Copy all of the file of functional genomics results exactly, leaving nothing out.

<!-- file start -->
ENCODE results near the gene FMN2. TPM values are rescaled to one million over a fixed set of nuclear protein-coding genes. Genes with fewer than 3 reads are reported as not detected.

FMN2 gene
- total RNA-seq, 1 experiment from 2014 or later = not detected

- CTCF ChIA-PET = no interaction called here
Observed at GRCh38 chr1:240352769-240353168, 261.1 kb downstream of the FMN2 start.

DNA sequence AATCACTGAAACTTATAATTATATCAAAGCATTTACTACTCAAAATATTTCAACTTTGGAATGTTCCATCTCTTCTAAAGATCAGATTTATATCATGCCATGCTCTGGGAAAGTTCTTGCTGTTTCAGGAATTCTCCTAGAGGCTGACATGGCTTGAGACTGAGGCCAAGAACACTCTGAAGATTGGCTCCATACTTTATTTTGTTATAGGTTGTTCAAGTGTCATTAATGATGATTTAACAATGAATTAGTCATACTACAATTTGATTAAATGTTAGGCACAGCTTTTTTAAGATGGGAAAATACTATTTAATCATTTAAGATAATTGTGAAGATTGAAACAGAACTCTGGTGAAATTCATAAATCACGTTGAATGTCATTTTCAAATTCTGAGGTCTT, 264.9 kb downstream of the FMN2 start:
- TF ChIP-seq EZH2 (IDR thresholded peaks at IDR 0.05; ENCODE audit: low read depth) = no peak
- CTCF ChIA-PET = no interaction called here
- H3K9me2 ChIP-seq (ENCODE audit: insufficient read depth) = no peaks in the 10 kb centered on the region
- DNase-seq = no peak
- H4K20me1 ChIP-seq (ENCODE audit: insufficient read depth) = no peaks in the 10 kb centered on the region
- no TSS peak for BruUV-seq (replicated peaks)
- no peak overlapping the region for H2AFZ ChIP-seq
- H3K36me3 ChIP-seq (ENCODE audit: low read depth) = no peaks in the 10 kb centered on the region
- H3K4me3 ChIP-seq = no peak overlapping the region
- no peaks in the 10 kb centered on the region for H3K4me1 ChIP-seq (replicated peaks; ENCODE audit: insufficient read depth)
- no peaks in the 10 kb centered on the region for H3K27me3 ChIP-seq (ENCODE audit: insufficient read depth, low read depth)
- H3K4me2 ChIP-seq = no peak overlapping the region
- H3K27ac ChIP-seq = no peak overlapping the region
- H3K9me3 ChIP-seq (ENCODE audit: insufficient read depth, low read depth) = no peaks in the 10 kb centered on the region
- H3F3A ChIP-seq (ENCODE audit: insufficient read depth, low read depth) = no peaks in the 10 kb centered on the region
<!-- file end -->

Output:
ENCODE results near the gene FMN2. TPM values are rescaled to one million over a fixed set of nuclear protein-coding genes. Genes with fewer than 3 reads are reported as not detected.

FMN2 gene
- total RNA-seq, 1 experiment from 2014 or later = not detected

- CTCF ChIA-PET = no interaction called here
Observed at GRCh38 chr1:240352769-240353168, 261.1 kb downstream of the FMN2 start.

DNA sequence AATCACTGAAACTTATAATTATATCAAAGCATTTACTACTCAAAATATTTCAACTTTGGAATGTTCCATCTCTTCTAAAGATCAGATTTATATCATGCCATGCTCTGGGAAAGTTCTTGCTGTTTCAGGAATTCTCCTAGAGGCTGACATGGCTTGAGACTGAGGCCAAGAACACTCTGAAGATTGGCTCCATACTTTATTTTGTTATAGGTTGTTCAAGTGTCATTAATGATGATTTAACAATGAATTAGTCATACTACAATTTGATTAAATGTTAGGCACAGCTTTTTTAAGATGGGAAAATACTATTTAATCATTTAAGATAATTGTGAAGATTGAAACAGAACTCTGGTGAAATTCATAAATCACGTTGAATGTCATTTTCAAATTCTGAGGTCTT, 264.9 kb downstream of the FMN2 start:
- TF ChIP-seq EZH2 (IDR thresholded peaks at IDR 0.05; ENCODE audit: low read depth) = no peak
- CTCF ChIA-PET = no interaction called here
- H3K9me2 ChIP-seq (ENCODE audit: insufficient read depth) = no peaks in the 10 kb centered on the region
- DNase-seq = no peak
- H4K20me1 ChIP-seq (ENCODE audit: insufficient read depth) = no peaks in the 10 kb centered on the region
- no TSS peak for BruUV-seq (replicated peaks)
- no peak overlapping the region for H2AFZ ChIP-seq
- H3K36me3 ChIP-seq (ENCODE audit: low read depth) = no peaks in the 10 kb centered on the region
- H3K4me3 ChIP-seq = no peak overlapping the region
- no peaks in the 10 kb centered on the region for H3K4me1 ChIP-seq (replicated peaks; ENCODE audit: insufficient read depth)
- no peaks in the 10 kb centered on the region for H3K27me3 ChIP-seq (ENCODE audit: insufficient read depth, low read depth)
- H3K4me2 ChIP-seq = no peak overlapping the region
- H3K27ac ChIP-seq = no peak overlapping the region
- H3K9me3 ChIP-seq (ENCODE audit: insufficient read depth, low read depth) = no peaks in the 10 kb centered on the region
- H3F3A ChIP-seq (ENCODE audit: insufficient read depth, low read depth) = no peaks in the 10 kb centered on the region